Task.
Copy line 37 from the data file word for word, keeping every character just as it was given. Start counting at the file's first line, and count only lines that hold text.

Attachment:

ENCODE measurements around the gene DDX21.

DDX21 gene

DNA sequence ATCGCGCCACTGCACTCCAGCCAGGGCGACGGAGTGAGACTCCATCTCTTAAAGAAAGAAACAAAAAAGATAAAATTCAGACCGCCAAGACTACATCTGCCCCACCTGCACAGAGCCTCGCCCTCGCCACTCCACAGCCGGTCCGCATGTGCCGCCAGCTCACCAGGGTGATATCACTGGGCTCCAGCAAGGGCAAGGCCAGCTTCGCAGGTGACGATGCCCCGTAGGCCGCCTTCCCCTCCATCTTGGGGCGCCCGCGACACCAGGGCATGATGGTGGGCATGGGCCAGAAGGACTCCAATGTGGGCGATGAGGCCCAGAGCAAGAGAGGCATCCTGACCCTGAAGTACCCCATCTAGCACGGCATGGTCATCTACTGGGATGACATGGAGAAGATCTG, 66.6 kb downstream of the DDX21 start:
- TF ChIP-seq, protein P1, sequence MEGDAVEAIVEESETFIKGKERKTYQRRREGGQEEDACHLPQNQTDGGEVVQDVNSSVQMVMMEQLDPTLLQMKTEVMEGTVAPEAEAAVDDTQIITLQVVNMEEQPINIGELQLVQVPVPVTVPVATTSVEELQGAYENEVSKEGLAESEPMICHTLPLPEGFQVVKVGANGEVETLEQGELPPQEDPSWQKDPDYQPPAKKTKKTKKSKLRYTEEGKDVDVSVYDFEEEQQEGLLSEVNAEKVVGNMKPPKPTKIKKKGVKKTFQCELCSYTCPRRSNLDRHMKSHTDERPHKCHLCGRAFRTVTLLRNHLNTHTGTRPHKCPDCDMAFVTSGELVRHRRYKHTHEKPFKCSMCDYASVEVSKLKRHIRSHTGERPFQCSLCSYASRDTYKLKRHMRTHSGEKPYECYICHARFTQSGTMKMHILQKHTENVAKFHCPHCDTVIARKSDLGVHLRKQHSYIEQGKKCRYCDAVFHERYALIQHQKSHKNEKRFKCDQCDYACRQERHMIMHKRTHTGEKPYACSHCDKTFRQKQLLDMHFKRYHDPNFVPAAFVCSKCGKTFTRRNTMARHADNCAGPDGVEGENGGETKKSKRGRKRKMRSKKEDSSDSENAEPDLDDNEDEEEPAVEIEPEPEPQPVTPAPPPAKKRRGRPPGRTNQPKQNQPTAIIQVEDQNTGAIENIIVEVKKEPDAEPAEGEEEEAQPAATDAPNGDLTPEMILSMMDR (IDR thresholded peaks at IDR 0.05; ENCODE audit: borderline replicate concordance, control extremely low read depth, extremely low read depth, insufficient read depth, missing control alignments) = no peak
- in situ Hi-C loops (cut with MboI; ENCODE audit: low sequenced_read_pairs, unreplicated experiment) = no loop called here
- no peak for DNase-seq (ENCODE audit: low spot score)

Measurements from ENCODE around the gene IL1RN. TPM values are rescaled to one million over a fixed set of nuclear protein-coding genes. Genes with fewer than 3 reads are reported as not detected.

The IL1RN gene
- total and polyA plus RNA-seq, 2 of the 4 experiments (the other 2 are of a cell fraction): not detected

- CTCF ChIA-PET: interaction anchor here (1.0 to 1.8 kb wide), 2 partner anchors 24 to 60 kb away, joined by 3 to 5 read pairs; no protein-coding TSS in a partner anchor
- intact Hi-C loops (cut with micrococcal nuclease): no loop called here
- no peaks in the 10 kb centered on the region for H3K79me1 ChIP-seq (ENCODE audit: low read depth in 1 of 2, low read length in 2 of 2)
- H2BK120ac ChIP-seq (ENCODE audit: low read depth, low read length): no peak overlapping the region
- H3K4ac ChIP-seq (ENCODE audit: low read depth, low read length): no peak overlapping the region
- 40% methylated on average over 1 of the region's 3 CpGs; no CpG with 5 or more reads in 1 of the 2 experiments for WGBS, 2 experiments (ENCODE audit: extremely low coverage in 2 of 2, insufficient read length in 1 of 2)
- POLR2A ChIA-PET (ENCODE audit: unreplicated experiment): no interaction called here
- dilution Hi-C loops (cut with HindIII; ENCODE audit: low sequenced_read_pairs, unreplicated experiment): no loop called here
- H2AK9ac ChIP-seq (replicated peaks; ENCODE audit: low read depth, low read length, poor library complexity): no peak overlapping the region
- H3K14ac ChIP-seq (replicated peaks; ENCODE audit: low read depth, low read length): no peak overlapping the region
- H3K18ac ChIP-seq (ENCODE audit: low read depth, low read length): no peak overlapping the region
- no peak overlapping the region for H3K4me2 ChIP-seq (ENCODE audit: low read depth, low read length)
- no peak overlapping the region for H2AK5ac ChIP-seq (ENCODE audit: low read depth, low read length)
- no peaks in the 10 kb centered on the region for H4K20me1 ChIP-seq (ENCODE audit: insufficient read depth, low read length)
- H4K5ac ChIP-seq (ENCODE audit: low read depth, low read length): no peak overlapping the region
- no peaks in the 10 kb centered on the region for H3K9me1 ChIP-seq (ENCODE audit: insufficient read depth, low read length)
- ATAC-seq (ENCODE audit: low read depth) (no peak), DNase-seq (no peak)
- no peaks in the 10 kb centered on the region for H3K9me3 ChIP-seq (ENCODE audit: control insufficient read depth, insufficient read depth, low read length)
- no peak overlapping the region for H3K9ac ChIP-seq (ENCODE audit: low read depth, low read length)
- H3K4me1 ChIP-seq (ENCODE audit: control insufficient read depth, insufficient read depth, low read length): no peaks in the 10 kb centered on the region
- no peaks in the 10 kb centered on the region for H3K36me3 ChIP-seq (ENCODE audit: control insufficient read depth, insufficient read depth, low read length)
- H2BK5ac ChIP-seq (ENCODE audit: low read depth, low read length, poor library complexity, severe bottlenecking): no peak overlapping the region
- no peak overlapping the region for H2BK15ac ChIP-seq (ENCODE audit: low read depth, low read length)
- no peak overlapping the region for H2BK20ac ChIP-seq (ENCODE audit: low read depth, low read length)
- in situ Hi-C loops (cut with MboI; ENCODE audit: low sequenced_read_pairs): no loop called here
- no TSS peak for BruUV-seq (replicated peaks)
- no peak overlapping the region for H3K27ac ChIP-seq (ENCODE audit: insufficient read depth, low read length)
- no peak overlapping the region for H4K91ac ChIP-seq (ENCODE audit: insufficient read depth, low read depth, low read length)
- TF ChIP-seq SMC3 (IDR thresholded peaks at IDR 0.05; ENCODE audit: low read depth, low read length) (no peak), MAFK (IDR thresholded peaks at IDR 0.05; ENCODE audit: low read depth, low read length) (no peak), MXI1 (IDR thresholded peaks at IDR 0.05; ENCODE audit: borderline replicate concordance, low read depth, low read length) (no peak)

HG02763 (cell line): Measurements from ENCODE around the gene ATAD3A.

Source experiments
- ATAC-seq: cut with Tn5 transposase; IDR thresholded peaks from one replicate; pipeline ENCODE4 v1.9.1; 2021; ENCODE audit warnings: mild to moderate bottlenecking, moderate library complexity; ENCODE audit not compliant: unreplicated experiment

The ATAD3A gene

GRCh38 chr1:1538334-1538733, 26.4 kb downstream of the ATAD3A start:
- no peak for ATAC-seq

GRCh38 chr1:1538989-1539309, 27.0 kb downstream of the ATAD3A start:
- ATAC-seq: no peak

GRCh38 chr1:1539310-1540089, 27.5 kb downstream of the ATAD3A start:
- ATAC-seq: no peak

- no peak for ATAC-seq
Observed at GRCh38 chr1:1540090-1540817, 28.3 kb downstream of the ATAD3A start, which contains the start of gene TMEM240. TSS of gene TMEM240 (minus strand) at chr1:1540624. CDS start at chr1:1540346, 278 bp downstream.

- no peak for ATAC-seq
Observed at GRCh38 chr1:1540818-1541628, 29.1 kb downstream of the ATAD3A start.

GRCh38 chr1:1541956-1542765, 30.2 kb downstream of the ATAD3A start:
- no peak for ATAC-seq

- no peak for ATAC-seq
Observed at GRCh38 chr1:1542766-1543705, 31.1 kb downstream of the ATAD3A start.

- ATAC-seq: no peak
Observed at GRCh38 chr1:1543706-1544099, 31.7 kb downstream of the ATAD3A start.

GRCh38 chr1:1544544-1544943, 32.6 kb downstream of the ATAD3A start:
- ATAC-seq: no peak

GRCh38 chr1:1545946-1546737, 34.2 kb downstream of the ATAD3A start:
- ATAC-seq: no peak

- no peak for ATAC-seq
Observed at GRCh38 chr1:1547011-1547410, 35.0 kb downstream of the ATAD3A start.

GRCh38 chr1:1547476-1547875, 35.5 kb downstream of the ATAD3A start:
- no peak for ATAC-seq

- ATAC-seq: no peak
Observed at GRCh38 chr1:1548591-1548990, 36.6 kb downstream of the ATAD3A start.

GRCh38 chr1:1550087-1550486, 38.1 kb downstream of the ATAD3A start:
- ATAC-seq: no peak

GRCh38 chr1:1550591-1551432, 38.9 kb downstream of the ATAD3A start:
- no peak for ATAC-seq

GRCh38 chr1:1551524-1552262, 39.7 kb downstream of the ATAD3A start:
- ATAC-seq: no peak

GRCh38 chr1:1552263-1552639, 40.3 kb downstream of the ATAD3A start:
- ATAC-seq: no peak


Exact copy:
- no peak overlapping the region for H4K91ac ChIP-seq (ENCODE audit: insufficient read depth, low read depth, low read length)